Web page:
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Publication numberUS4855397 A
Publication typeGrant
Application numberUS 07/272,379
Publication dateAug 8, 1989
Filing dateNov 17, 1988
Priority dateNov 17, 1988
Fee statusLapsed
Publication number07272379, 272379, US 4855397 A, US 4855397A, US-A-4855397, US4855397 A, US4855397A
InventorsRobert B. Barbee, Larry A. Minnick
Original AssigneeEastman Kodak Company
Export CitationBiBTeX, EndNote, RefMan
External Links: USPTO, USPTO Assignment, Espacenet
Polyesteramide from amino alcohol with improved gas barrier properties
US 4855397 A
Abstract
Polyesteramide resins useful for forming containers having improved resistance to gas permeability comprising the reaction product of
(A) a dicarboxylic acid corresponding to the structure ##STR1## wherein X is --O--, --S-- or ##STR2## n1 is 0 or 1 and R1 is an aromatic structure containing 6 to 15 carbons, and
(B) An aminoalcohol corresponding to the formula ##STR3## where n2 is 0 or 1 and R2 is an alphatic structure of 1 to 12 carbons.
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Claims(5)
We claim:
1. A polyesteramide having an inherent viscosity of at least 0.5 measured at 25 C. in a 60/40 by weight mixture of phenol/tetrachloroethane at a concentration of 0.5 g/100 mL, the polyesteramide comprising the reation product of
(A) a dicarboylic acid corresponding to the
structure ##STR9## wherein X is --O--, --S--, or ##STR10## n1 is 0 or 1 and R1 is an aromatic structure containing 6 to 15 carbons, and
(B) an aminoalcohol corresponding to the formula ##STR11## where n2 is 0 or 1 and R2 is an alphatic structure of 1 to 12 carbons.
2. The polyesteramide of claim 1 wherein R1 is selected from the group consisting of ##STR12##
3. The polyesteramide of claim 1 wherein X is --O--, R1 is, ##STR13## n1 is 1 and n2 is 0.
4. A container formed from the polyesteramide of claim 1.
5. A film formed from the polyesteramide of claim 1.
Description

The invention relates to polyesteramide resins useful for forming packages which have imported gas barrier properties.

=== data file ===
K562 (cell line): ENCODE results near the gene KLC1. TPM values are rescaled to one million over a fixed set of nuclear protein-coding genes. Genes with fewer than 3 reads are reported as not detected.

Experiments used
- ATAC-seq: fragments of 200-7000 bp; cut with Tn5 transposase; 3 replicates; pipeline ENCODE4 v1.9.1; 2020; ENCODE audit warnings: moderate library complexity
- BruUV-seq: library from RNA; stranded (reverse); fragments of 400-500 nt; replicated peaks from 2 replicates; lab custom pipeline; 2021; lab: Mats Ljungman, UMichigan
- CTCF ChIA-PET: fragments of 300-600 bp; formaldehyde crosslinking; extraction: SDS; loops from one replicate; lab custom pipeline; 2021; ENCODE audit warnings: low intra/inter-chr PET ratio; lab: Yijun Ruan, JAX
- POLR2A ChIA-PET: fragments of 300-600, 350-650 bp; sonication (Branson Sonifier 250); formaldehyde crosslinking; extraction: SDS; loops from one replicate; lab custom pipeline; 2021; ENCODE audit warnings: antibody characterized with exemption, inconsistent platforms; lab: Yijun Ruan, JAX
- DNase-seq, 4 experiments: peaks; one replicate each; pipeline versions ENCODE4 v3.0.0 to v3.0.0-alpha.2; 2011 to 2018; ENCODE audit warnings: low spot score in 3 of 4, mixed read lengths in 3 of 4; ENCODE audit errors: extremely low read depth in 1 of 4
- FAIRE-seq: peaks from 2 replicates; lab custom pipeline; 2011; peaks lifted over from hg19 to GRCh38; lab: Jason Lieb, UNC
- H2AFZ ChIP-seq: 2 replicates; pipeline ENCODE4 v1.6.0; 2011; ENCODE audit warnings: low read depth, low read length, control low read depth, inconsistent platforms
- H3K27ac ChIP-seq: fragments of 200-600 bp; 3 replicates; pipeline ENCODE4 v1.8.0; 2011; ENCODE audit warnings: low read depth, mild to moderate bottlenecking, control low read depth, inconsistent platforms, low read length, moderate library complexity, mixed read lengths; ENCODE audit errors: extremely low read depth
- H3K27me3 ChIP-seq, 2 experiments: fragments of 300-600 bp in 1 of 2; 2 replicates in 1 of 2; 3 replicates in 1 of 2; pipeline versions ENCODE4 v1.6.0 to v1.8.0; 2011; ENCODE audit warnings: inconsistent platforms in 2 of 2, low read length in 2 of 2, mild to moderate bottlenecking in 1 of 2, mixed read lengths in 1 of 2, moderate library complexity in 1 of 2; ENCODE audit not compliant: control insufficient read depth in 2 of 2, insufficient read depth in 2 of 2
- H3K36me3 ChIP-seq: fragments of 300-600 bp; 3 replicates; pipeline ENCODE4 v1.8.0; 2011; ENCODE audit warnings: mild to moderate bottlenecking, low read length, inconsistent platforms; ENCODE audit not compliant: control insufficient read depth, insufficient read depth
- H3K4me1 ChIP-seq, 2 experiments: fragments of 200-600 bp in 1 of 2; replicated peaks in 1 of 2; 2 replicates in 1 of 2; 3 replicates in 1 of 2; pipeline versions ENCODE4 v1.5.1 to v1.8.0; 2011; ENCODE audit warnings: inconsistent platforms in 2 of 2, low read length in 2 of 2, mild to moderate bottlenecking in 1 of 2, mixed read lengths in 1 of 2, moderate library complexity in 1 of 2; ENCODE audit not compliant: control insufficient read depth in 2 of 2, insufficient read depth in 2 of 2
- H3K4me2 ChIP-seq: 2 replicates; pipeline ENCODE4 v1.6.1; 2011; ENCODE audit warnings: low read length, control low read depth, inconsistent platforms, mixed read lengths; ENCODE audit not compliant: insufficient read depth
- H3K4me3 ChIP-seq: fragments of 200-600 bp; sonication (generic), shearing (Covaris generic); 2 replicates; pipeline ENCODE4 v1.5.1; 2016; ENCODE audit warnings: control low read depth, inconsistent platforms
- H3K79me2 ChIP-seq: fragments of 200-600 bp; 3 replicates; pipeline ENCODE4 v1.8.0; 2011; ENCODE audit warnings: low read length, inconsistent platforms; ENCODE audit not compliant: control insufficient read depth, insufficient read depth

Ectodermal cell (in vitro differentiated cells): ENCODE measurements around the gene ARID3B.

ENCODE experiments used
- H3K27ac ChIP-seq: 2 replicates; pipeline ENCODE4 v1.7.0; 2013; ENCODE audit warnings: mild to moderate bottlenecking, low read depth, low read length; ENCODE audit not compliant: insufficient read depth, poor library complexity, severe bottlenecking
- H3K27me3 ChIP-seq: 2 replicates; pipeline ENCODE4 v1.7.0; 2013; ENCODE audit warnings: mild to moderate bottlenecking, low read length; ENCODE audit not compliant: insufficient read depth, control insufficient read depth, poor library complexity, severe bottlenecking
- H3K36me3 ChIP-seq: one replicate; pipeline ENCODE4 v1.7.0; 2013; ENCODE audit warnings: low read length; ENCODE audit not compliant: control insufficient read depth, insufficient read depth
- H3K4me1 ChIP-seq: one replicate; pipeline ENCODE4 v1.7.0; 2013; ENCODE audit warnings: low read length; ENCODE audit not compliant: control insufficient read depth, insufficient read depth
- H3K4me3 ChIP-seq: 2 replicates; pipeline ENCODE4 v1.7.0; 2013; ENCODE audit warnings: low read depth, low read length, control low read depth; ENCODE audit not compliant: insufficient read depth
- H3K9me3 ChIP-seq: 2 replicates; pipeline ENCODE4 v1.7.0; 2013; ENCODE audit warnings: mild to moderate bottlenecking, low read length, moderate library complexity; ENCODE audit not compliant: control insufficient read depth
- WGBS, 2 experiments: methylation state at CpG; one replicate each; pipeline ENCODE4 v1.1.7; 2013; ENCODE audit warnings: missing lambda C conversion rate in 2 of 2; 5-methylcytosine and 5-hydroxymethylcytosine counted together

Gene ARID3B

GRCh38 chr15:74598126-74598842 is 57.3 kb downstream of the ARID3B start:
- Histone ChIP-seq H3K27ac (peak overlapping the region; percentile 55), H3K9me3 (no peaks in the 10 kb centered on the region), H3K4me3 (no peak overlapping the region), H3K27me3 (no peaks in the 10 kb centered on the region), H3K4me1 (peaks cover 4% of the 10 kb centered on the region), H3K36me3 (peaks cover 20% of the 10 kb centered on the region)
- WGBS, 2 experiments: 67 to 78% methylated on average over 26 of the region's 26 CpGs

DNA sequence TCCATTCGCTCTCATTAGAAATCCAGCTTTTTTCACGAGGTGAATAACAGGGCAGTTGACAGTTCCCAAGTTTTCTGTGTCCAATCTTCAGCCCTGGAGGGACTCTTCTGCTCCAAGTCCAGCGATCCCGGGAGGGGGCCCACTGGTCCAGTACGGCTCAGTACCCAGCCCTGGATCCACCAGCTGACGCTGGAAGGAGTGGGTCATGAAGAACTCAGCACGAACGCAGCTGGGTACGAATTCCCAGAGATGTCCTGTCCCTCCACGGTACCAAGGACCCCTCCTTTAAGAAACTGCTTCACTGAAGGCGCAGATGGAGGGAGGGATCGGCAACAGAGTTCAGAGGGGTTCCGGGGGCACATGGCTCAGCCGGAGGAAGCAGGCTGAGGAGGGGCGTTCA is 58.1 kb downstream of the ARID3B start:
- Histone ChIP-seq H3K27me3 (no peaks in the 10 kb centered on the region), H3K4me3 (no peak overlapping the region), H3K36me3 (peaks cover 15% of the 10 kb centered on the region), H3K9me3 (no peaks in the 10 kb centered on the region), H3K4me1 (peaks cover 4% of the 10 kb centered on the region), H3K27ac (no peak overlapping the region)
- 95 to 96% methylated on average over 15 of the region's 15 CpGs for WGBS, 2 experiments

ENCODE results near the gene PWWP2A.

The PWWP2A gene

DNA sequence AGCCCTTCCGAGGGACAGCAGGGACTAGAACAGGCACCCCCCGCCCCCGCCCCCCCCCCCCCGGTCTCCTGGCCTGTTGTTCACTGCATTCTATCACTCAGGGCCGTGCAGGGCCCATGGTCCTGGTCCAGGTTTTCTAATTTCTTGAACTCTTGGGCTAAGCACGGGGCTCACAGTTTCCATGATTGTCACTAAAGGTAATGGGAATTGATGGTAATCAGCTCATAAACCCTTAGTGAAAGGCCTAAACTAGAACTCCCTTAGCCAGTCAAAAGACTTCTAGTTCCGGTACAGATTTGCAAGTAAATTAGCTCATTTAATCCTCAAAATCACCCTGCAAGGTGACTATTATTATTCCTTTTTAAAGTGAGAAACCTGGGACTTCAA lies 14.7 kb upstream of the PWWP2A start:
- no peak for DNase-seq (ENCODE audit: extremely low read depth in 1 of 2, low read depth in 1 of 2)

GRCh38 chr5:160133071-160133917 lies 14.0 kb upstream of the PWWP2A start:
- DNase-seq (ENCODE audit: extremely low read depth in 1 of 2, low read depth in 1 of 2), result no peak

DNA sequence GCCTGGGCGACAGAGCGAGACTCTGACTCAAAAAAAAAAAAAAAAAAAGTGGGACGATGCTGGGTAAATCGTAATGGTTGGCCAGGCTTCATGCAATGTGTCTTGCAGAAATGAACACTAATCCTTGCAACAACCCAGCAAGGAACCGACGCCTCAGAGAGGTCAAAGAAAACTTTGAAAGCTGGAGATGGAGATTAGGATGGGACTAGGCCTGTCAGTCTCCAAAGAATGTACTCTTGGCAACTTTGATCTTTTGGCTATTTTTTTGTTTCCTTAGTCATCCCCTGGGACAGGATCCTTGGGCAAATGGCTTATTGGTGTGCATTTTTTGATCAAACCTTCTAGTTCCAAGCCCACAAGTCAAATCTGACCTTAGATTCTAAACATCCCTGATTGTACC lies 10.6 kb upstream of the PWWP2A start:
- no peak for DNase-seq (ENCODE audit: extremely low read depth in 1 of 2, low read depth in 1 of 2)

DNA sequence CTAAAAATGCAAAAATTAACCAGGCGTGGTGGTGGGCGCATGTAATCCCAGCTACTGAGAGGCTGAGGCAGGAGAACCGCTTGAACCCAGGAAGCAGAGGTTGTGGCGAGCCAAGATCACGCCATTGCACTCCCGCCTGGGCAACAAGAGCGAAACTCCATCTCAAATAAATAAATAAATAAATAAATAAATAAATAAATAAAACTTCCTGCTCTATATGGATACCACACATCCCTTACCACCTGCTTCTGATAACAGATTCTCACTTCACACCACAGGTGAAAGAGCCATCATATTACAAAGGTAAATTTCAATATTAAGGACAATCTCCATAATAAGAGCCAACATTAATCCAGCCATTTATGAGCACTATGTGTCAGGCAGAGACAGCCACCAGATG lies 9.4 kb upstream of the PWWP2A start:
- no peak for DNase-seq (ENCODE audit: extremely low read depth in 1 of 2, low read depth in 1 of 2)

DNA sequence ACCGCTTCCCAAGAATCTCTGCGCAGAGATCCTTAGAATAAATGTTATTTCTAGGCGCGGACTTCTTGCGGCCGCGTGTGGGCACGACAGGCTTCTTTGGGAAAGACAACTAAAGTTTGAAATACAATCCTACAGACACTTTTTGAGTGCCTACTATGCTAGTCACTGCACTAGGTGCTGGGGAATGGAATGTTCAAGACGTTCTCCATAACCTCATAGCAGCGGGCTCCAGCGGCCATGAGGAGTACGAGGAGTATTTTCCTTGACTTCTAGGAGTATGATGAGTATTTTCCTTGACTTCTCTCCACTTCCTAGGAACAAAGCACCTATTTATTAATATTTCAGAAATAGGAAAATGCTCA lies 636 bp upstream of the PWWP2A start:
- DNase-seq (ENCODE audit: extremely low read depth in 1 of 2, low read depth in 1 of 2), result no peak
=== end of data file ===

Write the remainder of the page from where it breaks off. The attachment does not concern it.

Presently there is a strong interest in the packaging industry for protecting consumable products such as foodstuffs, medicines, and especially carbonated beverages by enveloping the substances in packages which are formed from various polymers. While molded containers formed from known polyesteramides have many desirable characteristics, there is a need in the art to provide improved polyesteramide containers which will have lower gas permeabilities. Such improved containers would be much more versatile in their utilization and allow the containers to be used to package substances for which containers of known polyesteramides may not be suitable.

In accordance with the present invention, it has been found that a particular polyesteramide exhibits enhanced gas barrier properties. The polyesteramide can be described as the reaction product of

(A) a dicarboxylic acid corresponding to the structure ##STR4## wherein X is --O--, --S-- or ##STR5## n1 is 0 or 1 or R1 is an aromatic structure containing 6 to 15 carbons, and

(B) an aminoalcohol corresponding to the formula ##STR6## where n2 is 0 or 1 and R2 is an alphatic structure of 1 to 12 carbons.

More preferably R1 is selected from the group consisting of ##STR7##

Most preferably R1 is ##STR8##

Most preferably X is --O-- and n1 is 1.

Examples of aminoalcohols include ethanolamine, 4-aminomethylcyclohexanemethanol, 5-aminopentanol, 5-amino-2,2-dimethylpentanol, 3-aminomethyl cyclohexanemthanol and 3-amino-2,2-dimethylpropanol. Preferably R2 is 0 and the aminoalcohol is ethanol amine.

The polyesteramides of the present invention exhibit an inherent viscosity of at lest 0.5, preferably at least 1.0 measured at 25 C. in a 60/400 b weight mixture of phenol/tetrachloroethane at a concentration of 0.5 g/100 ml.

The polyesteramides of the present invention are prepared by methods well-known in the art. The reactants may all be reacted in a single operation or, alternatively, sequential operation may be employed. Temperatures which are suitable for forming the polyesteramides generally range between about 180 C. and about 295 C., with the prefered range being about 200 C. to 285 C. The reaction may be conducted under an inert atmosphere, such as nitrogen. Preferably, the latter stage of the reaction is conducted under a vacuum. Conventional catalysts are typically used.

Optionable additives, such as dyes, pogments, plasticizers, fillers, antioxidants and stabilizers may be employed in conventional amounts. Such additives may be added directly to the reaction or may be added to the final polymer.